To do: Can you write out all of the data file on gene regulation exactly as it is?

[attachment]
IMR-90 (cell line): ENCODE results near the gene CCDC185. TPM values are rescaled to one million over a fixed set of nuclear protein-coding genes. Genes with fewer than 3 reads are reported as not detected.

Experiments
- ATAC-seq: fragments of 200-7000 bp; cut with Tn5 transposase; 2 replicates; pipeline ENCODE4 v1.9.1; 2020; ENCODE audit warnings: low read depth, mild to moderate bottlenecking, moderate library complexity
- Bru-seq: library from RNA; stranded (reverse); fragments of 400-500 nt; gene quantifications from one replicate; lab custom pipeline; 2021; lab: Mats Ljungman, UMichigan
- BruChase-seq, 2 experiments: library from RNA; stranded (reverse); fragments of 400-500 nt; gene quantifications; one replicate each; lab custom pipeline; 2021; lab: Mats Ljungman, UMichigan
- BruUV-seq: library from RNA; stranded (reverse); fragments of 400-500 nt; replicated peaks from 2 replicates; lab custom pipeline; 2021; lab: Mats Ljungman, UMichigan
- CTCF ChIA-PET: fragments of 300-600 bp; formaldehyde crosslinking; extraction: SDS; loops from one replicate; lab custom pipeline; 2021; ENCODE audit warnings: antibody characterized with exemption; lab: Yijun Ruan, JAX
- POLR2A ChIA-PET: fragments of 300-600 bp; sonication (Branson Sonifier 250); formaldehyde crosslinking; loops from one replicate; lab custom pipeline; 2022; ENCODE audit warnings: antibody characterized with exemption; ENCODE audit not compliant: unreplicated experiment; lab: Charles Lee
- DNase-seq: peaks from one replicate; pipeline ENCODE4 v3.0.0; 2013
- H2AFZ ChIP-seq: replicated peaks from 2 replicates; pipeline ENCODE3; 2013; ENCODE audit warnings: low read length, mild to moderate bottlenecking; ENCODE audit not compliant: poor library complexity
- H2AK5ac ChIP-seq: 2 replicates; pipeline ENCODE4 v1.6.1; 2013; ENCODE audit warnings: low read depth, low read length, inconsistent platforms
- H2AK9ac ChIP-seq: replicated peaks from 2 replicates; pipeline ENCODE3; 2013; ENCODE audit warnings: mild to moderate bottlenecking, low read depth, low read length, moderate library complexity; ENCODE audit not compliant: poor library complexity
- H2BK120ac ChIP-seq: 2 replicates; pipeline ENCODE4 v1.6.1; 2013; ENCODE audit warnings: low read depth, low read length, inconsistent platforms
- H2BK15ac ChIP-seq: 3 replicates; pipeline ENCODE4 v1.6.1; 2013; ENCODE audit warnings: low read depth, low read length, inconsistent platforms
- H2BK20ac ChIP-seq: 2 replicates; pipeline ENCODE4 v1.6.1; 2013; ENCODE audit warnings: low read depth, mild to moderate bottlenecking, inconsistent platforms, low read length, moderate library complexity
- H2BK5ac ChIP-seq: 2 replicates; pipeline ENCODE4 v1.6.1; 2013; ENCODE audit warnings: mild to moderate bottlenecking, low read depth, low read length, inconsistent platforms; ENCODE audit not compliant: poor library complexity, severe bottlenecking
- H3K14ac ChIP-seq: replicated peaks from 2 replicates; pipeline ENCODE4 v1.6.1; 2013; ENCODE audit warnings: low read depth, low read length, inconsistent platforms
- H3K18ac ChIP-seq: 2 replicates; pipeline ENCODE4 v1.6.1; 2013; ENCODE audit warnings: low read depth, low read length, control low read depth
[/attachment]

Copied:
IMR-90 (cell line): ENCODE results near the gene CCDC185. TPM values are rescaled to one million over a fixed set of nuclear protein-coding genes. Genes with fewer than 3 reads are reported as not detected.

Experiments
- ATAC-seq: fragments of 200-7000 bp; cut with Tn5 transposase; 2 replicates; pipeline ENCODE4 v1.9.1; 2020; ENCODE audit warnings: low read depth, mild to moderate bottlenecking, moderate library complexity
- Bru-seq: library from RNA; stranded (reverse); fragments of 400-500 nt; gene quantifications from one replicate; lab custom pipeline; 2021; lab: Mats Ljungman, UMichigan
- BruChase-seq, 2 experiments: library from RNA; stranded (reverse); fragments of 400-500 nt; gene quantifications; one replicate each; lab custom pipeline; 2021; lab: Mats Ljungman, UMichigan
- BruUV-seq: library from RNA; stranded (reverse); fragments of 400-500 nt; replicated peaks from 2 replicates; lab custom pipeline; 2021; lab: Mats Ljungman, UMichigan
- CTCF ChIA-PET: fragments of 300-600 bp; formaldehyde crosslinking; extraction: SDS; loops from one replicate; lab custom pipeline; 2021; ENCODE audit warnings: antibody characterized with exemption; lab: Yijun Ruan, JAX
- POLR2A ChIA-PET: fragments of 300-600 bp; sonication (Branson Sonifier 250); formaldehyde crosslinking; loops from one replicate; lab custom pipeline; 2022; ENCODE audit warnings: antibody characterized with exemption; ENCODE audit not compliant: unreplicated experiment; lab: Charles Lee
- DNase-seq: peaks from one replicate; pipeline ENCODE4 v3.0.0; 2013
- H2AFZ ChIP-seq: replicated peaks from 2 replicates; pipeline ENCODE3; 2013; ENCODE audit warnings: low read length, mild to moderate bottlenecking; ENCODE audit not compliant: poor library complexity
- H2AK5ac ChIP-seq: 2 replicates; pipeline ENCODE4 v1.6.1; 2013; ENCODE audit warnings: low read depth, low read length, inconsistent platforms
- H2AK9ac ChIP-seq: replicated peaks from 2 replicates; pipeline ENCODE3; 2013; ENCODE audit warnings: mild to moderate bottlenecking, low read depth, low read length, moderate library complexity; ENCODE audit not compliant: poor library complexity
- H2BK120ac ChIP-seq: 2 replicates; pipeline ENCODE4 v1.6.1; 2013; ENCODE audit warnings: low read depth, low read length, inconsistent platforms
- H2BK15ac ChIP-seq: 3 replicates; pipeline ENCODE4 v1.6.1; 2013; ENCODE audit warnings: low read depth, low read length, inconsistent platforms
- H2BK20ac ChIP-seq: 2 replicates; pipeline ENCODE4 v1.6.1; 2013; ENCODE audit warnings: low read depth, mild to moderate bottlenecking, inconsistent platforms, low read length, moderate library complexity
- H2BK5ac ChIP-seq: 2 replicates; pipeline ENCODE4 v1.6.1; 2013; ENCODE audit warnings: mild to moderate bottlenecking, low read depth, low read length, inconsistent platforms; ENCODE audit not compliant: poor library complexity, severe bottlenecking
- H3K14ac ChIP-seq: replicated peaks from 2 replicates; pipeline ENCODE4 v1.6.1; 2013; ENCODE audit warnings: low read depth, low read length, inconsistent platforms
- H3K18ac ChIP-seq: 2 replicates; pipeline ENCODE4 v1.6.1; 2013; ENCODE audit warnings: low read depth, low read length, control low read depth